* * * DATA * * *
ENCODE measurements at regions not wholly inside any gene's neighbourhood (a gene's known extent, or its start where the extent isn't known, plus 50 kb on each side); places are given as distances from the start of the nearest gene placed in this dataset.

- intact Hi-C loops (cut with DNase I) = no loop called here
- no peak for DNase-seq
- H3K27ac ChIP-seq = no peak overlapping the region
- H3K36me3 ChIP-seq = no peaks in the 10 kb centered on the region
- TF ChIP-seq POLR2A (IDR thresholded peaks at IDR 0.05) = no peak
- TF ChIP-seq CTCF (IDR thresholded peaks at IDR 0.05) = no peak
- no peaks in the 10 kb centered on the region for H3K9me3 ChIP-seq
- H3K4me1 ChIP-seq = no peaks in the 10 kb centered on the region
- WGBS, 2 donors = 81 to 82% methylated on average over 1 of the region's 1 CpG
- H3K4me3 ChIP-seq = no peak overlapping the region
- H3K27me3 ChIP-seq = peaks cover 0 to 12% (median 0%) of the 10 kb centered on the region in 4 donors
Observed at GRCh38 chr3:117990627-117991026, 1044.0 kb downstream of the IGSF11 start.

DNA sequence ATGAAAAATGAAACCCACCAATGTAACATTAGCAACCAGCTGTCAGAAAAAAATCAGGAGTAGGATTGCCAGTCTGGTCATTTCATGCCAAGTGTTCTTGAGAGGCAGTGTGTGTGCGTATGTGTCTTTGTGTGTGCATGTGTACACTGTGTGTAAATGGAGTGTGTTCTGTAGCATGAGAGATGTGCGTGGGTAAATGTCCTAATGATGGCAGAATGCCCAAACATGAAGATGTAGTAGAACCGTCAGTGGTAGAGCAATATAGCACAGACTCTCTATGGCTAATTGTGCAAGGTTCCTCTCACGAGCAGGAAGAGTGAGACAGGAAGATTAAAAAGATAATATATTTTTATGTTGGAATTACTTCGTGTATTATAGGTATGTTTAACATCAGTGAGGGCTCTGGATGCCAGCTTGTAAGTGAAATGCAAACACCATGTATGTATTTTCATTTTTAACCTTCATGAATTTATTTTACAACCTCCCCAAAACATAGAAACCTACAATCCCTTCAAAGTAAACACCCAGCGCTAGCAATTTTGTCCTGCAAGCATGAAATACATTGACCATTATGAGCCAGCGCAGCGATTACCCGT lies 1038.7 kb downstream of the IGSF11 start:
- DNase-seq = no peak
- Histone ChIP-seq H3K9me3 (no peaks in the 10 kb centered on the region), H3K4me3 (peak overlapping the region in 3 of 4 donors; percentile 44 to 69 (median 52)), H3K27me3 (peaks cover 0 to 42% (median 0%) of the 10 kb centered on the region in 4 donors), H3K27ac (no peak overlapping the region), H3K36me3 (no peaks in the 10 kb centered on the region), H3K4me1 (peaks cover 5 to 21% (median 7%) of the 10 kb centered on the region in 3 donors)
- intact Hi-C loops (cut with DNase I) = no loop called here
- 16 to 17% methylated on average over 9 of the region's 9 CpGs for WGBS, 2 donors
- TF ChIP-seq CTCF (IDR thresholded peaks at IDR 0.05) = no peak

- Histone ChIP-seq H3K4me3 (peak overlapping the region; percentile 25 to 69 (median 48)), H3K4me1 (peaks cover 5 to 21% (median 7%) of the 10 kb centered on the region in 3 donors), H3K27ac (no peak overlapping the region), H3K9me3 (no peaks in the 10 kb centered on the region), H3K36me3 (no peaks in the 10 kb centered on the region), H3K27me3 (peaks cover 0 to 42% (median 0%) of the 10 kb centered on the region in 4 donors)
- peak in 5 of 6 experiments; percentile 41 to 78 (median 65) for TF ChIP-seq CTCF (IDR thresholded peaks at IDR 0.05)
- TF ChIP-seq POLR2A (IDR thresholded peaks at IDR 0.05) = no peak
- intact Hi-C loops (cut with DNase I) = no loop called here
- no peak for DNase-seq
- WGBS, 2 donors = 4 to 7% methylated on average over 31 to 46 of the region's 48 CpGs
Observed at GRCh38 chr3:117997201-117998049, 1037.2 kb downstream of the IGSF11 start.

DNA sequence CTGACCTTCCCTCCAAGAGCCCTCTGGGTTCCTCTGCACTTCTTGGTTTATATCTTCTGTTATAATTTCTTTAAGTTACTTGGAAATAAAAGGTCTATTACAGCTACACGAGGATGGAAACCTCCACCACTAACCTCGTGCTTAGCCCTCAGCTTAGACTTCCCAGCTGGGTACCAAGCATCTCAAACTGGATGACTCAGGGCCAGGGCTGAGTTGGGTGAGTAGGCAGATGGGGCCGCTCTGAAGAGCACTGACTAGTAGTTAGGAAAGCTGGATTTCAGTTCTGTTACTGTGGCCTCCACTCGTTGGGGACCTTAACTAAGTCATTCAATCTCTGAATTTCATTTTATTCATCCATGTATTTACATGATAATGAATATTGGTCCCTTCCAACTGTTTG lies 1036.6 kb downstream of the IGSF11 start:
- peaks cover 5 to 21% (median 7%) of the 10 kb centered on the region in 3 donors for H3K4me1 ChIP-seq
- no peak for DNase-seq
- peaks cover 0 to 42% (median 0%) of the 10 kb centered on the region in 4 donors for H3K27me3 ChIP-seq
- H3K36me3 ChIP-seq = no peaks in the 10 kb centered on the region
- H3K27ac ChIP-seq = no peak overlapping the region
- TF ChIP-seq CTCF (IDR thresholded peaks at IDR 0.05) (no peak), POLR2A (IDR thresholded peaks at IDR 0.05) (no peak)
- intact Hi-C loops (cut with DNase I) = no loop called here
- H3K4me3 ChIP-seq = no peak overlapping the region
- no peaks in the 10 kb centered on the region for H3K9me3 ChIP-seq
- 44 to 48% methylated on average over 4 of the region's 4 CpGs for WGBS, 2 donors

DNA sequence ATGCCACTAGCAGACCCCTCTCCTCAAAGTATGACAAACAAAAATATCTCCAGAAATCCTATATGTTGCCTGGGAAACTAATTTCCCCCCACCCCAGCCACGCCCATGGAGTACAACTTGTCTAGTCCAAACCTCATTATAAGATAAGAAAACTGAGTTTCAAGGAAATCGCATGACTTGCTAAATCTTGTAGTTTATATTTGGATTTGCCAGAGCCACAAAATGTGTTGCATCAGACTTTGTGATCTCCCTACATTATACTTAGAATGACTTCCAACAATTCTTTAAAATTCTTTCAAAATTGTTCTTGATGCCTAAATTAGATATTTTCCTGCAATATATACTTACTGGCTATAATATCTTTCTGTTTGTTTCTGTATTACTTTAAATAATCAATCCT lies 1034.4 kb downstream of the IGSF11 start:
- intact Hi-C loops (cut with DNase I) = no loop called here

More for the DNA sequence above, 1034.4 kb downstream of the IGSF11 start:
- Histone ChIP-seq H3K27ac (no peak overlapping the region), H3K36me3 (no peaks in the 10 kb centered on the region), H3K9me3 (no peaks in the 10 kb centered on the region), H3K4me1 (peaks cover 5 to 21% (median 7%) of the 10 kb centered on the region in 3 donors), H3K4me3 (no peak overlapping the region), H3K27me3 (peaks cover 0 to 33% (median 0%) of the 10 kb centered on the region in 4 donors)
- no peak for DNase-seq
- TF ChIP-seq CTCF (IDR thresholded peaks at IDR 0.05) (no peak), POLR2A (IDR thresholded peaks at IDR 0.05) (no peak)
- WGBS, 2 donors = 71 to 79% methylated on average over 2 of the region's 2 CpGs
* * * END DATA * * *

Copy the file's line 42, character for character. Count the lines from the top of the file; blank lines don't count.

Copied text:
- no peak for DNase-seq